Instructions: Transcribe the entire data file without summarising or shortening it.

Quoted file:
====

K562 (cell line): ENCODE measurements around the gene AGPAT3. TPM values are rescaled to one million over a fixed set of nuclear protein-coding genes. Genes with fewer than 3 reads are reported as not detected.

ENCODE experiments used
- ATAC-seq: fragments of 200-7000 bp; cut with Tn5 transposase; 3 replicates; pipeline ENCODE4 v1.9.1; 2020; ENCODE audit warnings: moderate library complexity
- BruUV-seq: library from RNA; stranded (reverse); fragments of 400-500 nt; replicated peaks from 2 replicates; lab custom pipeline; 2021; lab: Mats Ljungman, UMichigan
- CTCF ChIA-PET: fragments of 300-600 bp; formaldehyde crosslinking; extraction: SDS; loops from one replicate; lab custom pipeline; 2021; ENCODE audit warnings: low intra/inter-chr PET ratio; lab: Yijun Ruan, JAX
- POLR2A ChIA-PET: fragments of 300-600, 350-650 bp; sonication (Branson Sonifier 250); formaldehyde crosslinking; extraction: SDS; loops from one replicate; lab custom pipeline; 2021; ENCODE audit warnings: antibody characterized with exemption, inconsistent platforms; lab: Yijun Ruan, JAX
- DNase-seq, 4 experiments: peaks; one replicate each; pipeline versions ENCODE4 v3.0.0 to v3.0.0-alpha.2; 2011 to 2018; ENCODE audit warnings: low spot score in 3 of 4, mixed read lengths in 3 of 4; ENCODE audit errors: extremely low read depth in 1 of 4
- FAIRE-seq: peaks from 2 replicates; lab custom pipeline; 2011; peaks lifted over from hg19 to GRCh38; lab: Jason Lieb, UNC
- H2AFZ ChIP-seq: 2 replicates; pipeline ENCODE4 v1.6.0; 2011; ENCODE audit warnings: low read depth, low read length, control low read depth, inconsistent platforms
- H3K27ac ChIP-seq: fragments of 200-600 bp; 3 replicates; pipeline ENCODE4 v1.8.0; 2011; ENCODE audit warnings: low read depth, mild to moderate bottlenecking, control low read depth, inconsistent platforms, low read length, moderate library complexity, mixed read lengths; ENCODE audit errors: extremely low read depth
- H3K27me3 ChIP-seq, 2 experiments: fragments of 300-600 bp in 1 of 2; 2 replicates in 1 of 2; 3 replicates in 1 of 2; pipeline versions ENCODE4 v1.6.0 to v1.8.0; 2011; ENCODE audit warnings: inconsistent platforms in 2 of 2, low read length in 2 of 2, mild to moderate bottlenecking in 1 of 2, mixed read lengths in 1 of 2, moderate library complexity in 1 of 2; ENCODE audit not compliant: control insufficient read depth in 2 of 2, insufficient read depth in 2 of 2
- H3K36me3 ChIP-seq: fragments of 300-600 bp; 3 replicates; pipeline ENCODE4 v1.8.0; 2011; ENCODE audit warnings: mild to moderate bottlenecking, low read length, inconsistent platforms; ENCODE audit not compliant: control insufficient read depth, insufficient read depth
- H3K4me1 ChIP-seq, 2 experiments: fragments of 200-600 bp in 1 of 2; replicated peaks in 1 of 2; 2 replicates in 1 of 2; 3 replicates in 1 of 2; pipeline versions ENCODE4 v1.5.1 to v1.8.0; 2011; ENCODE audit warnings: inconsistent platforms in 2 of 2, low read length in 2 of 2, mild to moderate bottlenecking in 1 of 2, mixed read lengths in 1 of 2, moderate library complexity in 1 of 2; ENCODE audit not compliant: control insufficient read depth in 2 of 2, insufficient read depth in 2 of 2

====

K562 (cell line): ENCODE measurements around the gene AGPAT3. TPM values are rescaled to one million over a fixed set of nuclear protein-coding genes. Genes with fewer than 3 reads are reported as not detected.

ENCODE experiments used
- ATAC-seq: fragments of 200-7000 bp; cut with Tn5 transposase; 3 replicates; pipeline ENCODE4 v1.9.1; 2020; ENCODE audit warnings: moderate library complexity
- BruUV-seq: library from RNA; stranded (reverse); fragments of 400-500 nt; replicated peaks from 2 replicates; lab custom pipeline; 2021; lab: Mats Ljungman, UMichigan
- CTCF ChIA-PET: fragments of 300-600 bp; formaldehyde crosslinking; extraction: SDS; loops from one replicate; lab custom pipeline; 2021; ENCODE audit warnings: low intra/inter-chr PET ratio; lab: Yijun Ruan, JAX
- POLR2A ChIA-PET: fragments of 300-600, 350-650 bp; sonication (Branson Sonifier 250); formaldehyde crosslinking; extraction: SDS; loops from one replicate; lab custom pipeline; 2021; ENCODE audit warnings: antibody characterized with exemption, inconsistent platforms; lab: Yijun Ruan, JAX
- DNase-seq, 4 experiments: peaks; one replicate each; pipeline versions ENCODE4 v3.0.0 to v3.0.0-alpha.2; 2011 to 2018; ENCODE audit warnings: low spot score in 3 of 4, mixed read lengths in 3 of 4; ENCODE audit errors: extremely low read depth in 1 of 4
- FAIRE-seq: peaks from 2 replicates; lab custom pipeline; 2011; peaks lifted over from hg19 to GRCh38; lab: Jason Lieb, UNC
- H2AFZ ChIP-seq: 2 replicates; pipeline ENCODE4 v1.6.0; 2011; ENCODE audit warnings: low read depth, low read length, control low read depth, inconsistent platforms
- H3K27ac ChIP-seq: fragments of 200-600 bp; 3 replicates; pipeline ENCODE4 v1.8.0; 2011; ENCODE audit warnings: low read depth, mild to moderate bottlenecking, control low read depth, inconsistent platforms, low read length, moderate library complexity, mixed read lengths; ENCODE audit errors: extremely low read depth
- H3K27me3 ChIP-seq, 2 experiments: fragments of 300-600 bp in 1 of 2; 2 replicates in 1 of 2; 3 replicates in 1 of 2; pipeline versions ENCODE4 v1.6.0 to v1.8.0; 2011; ENCODE audit warnings: inconsistent platforms in 2 of 2, low read length in 2 of 2, mild to moderate bottlenecking in 1 of 2, mixed read lengths in 1 of 2, moderate library complexity in 1 of 2; ENCODE audit not compliant: control insufficient read depth in 2 of 2, insufficient read depth in 2 of 2
- H3K36me3 ChIP-seq: fragments of 300-600 bp; 3 replicates; pipeline ENCODE4 v1.8.0; 2011; ENCODE audit warnings: mild to moderate bottlenecking, low read length, inconsistent platforms; ENCODE audit not compliant: control insufficient read depth, insufficient read depth
- H3K4me1 ChIP-seq, 2 experiments: fragments of 200-600 bp in 1 of 2; replicated peaks in 1 of 2; 2 replicates in 1 of 2; 3 replicates in 1 of 2; pipeline versions ENCODE4 v1.5.1 to v1.8.0; 2011; ENCODE audit warnings: inconsistent platforms in 2 of 2, low read length in 2 of 2, mild to moderate bottlenecking in 1 of 2, mixed read lengths in 1 of 2, moderate library complexity in 1 of 2; ENCODE audit not compliant: control insufficient read depth in 2 of 2, insufficient read depth in 2 of 2